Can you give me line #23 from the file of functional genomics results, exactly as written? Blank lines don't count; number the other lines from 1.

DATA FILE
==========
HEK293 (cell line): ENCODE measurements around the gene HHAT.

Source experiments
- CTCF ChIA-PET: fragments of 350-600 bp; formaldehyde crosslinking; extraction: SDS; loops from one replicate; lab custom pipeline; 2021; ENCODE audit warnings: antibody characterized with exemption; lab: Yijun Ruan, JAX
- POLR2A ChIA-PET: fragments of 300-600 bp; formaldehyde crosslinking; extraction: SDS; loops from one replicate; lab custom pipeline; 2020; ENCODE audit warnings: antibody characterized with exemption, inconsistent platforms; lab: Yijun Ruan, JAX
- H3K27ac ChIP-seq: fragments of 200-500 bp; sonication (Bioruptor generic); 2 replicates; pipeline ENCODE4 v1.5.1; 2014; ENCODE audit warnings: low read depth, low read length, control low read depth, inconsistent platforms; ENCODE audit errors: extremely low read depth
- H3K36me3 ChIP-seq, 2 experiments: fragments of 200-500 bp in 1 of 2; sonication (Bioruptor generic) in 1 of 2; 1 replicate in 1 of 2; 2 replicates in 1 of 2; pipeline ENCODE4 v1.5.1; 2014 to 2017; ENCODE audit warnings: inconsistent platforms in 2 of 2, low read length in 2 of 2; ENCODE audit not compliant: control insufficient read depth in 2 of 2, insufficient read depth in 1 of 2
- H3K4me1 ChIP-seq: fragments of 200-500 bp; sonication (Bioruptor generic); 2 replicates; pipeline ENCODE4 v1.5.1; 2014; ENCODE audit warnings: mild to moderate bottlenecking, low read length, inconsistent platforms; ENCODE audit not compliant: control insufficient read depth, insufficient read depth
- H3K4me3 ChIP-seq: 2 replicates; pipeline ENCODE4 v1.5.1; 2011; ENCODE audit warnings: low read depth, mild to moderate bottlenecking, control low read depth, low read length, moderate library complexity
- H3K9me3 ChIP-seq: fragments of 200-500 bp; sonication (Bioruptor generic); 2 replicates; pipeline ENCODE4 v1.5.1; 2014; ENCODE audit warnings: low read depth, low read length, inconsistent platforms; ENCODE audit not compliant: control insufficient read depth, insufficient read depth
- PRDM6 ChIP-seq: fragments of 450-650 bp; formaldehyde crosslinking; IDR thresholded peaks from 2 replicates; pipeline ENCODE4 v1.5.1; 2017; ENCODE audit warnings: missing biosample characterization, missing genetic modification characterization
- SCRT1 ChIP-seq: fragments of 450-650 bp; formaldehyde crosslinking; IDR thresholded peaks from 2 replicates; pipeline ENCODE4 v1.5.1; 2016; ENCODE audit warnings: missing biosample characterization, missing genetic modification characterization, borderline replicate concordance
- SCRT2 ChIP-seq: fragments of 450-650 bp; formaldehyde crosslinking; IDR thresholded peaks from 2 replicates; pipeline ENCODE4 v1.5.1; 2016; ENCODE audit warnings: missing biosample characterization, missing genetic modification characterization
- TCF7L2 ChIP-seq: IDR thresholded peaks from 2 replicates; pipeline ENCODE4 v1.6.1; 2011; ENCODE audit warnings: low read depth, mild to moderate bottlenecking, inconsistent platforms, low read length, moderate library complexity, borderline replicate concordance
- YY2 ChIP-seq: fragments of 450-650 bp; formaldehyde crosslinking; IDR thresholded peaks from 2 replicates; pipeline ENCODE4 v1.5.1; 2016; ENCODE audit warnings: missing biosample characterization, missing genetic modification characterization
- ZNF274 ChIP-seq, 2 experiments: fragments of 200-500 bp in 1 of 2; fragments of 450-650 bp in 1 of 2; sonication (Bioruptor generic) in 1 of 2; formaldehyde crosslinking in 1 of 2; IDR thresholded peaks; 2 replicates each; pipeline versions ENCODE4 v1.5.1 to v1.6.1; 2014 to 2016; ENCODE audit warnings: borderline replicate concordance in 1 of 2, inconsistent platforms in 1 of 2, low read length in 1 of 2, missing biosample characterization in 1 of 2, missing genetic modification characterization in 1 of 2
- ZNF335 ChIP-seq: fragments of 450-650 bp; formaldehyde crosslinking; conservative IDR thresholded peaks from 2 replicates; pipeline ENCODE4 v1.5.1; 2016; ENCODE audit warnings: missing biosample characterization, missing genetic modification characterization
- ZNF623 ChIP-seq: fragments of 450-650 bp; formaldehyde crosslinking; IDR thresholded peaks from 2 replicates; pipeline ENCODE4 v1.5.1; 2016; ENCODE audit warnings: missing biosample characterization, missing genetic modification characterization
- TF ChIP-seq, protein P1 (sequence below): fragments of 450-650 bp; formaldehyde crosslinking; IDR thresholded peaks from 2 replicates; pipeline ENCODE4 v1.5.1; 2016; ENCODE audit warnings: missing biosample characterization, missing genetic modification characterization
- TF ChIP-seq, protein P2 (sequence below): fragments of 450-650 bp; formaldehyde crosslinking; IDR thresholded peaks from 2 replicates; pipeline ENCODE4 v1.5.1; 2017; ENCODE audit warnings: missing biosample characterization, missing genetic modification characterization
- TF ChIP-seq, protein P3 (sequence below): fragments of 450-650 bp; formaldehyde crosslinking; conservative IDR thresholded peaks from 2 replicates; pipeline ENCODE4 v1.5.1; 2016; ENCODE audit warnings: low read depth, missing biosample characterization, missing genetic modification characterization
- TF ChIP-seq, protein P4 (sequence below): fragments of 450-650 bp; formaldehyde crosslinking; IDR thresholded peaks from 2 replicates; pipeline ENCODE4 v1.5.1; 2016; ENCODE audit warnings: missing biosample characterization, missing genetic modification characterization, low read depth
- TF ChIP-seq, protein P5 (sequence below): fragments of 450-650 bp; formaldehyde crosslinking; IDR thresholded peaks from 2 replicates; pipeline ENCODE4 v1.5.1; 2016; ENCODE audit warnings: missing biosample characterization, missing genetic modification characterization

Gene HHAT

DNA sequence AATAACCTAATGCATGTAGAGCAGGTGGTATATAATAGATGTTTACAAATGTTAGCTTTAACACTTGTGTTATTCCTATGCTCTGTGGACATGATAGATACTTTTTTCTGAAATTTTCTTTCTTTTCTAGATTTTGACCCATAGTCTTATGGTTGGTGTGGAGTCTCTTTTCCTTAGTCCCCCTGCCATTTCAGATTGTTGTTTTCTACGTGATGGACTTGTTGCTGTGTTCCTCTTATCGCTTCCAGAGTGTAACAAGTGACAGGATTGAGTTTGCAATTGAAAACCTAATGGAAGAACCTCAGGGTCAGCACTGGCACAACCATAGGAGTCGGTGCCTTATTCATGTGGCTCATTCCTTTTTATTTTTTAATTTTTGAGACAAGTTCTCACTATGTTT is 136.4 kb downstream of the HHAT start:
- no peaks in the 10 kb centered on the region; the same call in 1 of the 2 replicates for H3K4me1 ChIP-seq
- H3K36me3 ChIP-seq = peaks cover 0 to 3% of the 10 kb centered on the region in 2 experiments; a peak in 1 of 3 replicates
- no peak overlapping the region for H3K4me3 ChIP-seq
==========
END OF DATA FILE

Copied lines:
Gene HHAT